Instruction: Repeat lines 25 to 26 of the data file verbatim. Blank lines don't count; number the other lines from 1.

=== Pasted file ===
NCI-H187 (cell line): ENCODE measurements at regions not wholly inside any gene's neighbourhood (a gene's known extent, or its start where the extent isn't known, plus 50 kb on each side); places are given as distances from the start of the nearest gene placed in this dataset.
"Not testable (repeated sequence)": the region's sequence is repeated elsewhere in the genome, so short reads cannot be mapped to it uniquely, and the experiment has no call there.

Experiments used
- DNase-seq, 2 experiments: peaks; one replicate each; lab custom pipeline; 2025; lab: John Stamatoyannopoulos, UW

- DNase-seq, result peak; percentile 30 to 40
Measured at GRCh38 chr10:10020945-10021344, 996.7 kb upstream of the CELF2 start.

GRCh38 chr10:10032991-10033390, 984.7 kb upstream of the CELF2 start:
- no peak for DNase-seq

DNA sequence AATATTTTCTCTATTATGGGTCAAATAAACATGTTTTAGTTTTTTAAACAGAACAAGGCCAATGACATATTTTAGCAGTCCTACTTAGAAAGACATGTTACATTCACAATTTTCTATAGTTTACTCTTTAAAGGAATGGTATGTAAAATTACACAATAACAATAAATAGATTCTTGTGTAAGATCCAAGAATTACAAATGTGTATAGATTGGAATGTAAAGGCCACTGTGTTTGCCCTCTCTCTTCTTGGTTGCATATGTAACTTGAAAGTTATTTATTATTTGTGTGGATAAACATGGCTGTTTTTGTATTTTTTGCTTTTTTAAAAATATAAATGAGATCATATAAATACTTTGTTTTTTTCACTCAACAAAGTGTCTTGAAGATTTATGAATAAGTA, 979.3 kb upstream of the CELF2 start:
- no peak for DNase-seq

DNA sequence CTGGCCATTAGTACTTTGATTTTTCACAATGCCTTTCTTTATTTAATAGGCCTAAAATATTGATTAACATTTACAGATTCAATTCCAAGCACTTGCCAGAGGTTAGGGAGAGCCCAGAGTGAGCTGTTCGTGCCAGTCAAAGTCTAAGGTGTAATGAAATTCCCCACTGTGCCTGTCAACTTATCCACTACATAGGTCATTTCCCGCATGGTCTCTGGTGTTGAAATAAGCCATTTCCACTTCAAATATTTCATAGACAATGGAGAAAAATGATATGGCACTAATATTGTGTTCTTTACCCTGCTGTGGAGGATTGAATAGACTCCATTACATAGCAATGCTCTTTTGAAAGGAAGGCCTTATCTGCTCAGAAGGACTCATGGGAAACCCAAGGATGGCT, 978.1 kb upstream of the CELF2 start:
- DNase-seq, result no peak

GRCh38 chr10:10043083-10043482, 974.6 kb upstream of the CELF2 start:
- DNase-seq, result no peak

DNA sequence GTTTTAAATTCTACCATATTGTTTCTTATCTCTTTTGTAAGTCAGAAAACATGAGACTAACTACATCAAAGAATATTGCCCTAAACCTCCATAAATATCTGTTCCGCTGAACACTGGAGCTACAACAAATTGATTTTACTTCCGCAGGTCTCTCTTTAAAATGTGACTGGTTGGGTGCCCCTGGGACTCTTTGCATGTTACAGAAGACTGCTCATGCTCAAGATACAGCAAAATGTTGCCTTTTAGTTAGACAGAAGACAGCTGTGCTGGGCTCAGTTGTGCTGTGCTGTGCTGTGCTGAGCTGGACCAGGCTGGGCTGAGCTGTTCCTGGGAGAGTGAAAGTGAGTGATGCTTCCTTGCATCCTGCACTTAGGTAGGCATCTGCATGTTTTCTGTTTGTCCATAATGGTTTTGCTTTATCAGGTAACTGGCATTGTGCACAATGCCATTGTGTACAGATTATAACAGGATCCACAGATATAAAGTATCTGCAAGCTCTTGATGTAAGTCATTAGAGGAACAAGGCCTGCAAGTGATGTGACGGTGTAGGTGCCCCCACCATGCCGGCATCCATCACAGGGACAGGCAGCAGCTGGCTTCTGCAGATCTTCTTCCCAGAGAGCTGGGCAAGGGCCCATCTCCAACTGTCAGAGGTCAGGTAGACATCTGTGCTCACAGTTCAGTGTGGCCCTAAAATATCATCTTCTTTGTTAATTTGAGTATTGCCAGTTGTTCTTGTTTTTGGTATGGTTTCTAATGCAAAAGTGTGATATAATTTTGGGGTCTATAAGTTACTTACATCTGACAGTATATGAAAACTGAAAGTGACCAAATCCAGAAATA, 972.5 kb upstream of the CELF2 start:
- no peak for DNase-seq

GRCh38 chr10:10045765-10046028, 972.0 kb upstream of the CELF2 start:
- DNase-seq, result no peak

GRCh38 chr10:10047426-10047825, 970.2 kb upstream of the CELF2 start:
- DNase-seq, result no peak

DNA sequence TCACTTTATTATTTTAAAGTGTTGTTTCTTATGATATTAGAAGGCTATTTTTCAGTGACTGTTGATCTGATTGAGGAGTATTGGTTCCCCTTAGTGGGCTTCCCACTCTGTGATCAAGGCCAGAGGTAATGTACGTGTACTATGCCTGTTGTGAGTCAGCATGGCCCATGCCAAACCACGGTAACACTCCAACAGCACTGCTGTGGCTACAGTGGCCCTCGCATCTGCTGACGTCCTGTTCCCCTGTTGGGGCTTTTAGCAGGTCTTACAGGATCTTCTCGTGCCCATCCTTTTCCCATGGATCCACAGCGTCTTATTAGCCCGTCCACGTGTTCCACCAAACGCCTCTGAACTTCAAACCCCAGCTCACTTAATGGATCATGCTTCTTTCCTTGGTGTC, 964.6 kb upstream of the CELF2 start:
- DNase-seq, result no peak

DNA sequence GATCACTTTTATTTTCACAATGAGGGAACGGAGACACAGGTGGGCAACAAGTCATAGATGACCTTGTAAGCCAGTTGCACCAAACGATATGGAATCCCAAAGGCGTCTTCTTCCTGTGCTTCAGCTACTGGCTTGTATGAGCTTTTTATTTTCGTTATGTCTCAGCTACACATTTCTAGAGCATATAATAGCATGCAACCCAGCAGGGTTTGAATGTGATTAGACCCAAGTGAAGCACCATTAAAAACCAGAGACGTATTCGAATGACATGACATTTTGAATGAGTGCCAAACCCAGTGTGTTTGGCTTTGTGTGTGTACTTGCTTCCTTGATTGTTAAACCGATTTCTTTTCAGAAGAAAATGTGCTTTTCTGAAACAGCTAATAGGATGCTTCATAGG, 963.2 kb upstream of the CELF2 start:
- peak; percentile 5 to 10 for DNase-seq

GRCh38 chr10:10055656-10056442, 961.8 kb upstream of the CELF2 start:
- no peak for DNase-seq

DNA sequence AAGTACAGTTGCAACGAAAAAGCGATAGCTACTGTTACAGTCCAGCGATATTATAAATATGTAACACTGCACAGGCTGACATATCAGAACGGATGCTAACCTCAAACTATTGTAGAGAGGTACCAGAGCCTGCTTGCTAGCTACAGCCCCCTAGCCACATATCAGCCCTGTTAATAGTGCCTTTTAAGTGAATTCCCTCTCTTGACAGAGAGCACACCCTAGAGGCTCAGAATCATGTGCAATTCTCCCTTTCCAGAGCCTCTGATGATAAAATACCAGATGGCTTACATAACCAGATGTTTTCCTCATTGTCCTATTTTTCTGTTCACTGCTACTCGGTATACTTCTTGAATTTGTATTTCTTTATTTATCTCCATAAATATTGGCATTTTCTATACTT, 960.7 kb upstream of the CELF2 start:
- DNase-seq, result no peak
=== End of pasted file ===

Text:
GRCh38 chr10:10055656-10056442, 961.8 kb upstream of the CELF2 start:
- no peak for DNase-seq